That’s why road work and construction signs, vests, hats, and gear are made in shouting orange. You can’t miss them! Orange is like a dose of caffeine – great in the office where you want to be productive or on playroom walls where energy and action are the order of the day. Bad on a bedroom wall unless you enjoy sleepless nights.
Orange is often called the “social” color because it encourages lively conversation and good times. Think of your last cookout, the smoldering orange embers, the fruit punch sunsets afterward. Orange is the color of life and vitality. Splashes of orange can brighten the world and provide a delicious visual twist in a painting.
October 23rd, 2010
Shadows – they follow you wherever you go. They reflect your size and shape, but they aren’t you. The sun and the ebbing twilight distort your shadow as the hours tick by. Indoors, shadows cast by a lamp or an overhead light are blurred by distance and movement.
In a painting, cast shadows are critical. They help define light source, the time of day, and the illusion of reality. In varying shades of gray, shadows enhance the colors they absorb and help to tell a story. The shapes and forms they create add interest and viability.
Without shadows in a painting there would be no folds in clothing, draperies, or hillsides. Faces would be flat and uninteresting. There would be no smile lines, form or depth; no indicators of age or character.
In life, we fear the unknown shadows and flee from the dark ones within that remind us of our failed humanity. Capture these craters of the soul and you have a novel or an artistic masterpiece. Shadows, after all, give us character and add the twists and turns of body and soul that bring out the best in us as we touch the hem of Heaven, or the worst in us as we sink to the depths of Hell.
An overweight relative lost a sizable amount of weight. When I saw her, I said: “You look like a shadow of your former self,” thinking I was paying her a compliment; but the next time I saw her, she had gained all the weight back.
Apparently, my comment brought out her feelings of insecurity, and she reverted back to her “former self.” Her weight defined the person she thought she was; the person she knew and felt comfortable with so she fled back into the shadows of her former weight where she felt safe and secure.
For better or worse, shadows reveal the truth in all of us and in art.
October 4th, 2010
I have some white knit Capri pants that I love. They have a pocket on one thigh for coins and they hug my hips snuggly making me feel sleek and thin under a Tee. So why can’t I find them? I search frantically through my drawers as the clock ticks incessantly. I’m running late and don’t need this added stress. And then it hits me! They’re in my closet bone yard; a cloth mound where all such clothing ends up eventually.
I remember donning them on the day of their death; I never meant to have a full paint session. I was only going to “fix” a spot on canvas with a ragged edge, a missing shadow, a flaw I’d seen after my last session. I only meant to dab a little paint here and a swipe there; but before I knew it, I was in full mode and totally unprepared wearing my favorite pristine pants.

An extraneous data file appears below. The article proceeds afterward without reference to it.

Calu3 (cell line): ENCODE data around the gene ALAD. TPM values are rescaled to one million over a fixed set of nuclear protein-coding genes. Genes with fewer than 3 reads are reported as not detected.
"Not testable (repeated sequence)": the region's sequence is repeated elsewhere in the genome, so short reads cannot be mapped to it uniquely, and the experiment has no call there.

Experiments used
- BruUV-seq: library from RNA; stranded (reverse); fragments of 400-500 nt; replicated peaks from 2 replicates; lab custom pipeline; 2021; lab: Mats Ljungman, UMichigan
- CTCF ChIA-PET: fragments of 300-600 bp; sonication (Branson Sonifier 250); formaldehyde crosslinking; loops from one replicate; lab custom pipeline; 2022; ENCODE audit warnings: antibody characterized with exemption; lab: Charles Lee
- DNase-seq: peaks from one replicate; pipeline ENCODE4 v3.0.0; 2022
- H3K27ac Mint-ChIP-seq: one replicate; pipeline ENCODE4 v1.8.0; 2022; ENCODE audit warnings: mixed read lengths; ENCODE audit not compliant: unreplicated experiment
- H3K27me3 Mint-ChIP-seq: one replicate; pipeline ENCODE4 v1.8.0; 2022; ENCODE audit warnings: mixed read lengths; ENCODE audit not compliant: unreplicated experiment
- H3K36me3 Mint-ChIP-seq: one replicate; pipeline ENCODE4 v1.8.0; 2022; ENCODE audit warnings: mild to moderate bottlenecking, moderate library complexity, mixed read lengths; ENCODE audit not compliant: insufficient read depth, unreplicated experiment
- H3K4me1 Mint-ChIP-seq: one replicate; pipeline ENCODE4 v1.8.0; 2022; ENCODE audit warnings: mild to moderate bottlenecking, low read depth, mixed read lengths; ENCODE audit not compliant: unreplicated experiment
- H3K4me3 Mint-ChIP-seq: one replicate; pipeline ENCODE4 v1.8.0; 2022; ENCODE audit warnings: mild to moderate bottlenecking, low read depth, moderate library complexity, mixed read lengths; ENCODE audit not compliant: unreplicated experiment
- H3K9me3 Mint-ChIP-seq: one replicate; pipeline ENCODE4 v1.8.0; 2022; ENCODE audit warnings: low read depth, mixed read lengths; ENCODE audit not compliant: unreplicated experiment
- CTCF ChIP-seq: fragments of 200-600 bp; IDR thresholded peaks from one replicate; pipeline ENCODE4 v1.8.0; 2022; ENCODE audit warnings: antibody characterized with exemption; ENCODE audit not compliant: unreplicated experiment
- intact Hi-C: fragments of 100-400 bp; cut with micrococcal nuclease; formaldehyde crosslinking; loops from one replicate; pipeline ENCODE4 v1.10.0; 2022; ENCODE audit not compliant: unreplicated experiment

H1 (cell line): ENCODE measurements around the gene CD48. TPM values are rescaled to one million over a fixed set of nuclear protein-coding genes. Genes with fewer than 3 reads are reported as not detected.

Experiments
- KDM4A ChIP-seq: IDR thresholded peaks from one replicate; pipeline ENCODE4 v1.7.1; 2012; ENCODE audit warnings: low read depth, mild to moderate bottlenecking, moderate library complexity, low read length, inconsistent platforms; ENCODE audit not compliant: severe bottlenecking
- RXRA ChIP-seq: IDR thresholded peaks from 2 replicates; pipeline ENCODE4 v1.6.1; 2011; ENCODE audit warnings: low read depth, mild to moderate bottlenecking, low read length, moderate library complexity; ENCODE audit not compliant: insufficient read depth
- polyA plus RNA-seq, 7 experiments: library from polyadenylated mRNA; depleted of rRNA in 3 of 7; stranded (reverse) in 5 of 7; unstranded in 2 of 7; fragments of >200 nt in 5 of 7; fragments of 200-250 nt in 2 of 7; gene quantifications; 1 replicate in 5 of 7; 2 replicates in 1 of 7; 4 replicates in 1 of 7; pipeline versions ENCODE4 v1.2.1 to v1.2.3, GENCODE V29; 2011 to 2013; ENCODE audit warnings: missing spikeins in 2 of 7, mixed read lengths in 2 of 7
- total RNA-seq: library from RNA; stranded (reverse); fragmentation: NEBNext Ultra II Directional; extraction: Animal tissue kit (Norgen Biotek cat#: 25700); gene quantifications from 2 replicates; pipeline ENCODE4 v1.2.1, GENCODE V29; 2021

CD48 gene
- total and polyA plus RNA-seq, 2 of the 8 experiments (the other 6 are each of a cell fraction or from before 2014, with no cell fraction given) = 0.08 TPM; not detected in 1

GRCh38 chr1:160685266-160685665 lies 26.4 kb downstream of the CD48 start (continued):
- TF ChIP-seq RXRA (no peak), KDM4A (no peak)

There are other favorites in my plot of threads like a straight legged pair of Levi jeans that my sweetheart nicknamed “biker chic,” and a peach shirt with white stripes by Liz Claiborne that was purchased in the bargain rack especially for a peach skirt by the same name.
There are other things in my closet graveyard that I’m not so fond of: the shorts and tops I purchased because I couldn’t resist a bargain, and then find the flaws only after I get back home. The checkered shirt given to me by an ex-daughter-in-law where the checks never match up when you button the shirt. But hey, nobody’s perfect, especially me!
I was the kid in school with the scuffed shoes, and the ink on my arm or shirt because I doodled and daydreamed my way through high school. I was the uncoordinated, gangly teenager who “car hopped” or waitressed for extra money and sometimes spilled the goods on me while carrying a tray.
I was an accident waiting to happen; uncoordinated and lacking in grace, I stumbled through life. Even now I must wear a bib while eating spaghetti or look out! You know the expression: “She wears her heart on her sleeve?” Well, I wear my life on my chest; just ask my friends as I spit-wash the toothpaste from my shirt or a speck of make-up that’s spattered in embarrassing places.
And that brings me back to that paint spattered clothing on my closet floor: discarded like old remains, peeled off in layers like the skin of an onion; my own personal bone yard. I still pick through its remains (they bring back memories). I wear them when I paint (I’m recycling!). If my husband asks me about it, I say: “Hey, I’m saving the earth.”
October 4th, 2010
Last spring I featured some pictures in my blog of the Poinciana tree, a lovely import from the West Indies that produces brilliant red flowers each year. Today I’m sharing photos of the Golden rain tree, an elegant beauty that produces yellow cones of flowers in the fall, followed by salmon colored seed pods. Some of you may know it as the Chinese flame tree or varnish tree.
We can thank Thomas Jefferson for importing this tree from China in 1809 and Thomas Edison who introduced the Golden rain tree to Florida’s landscape at his Winter Estates.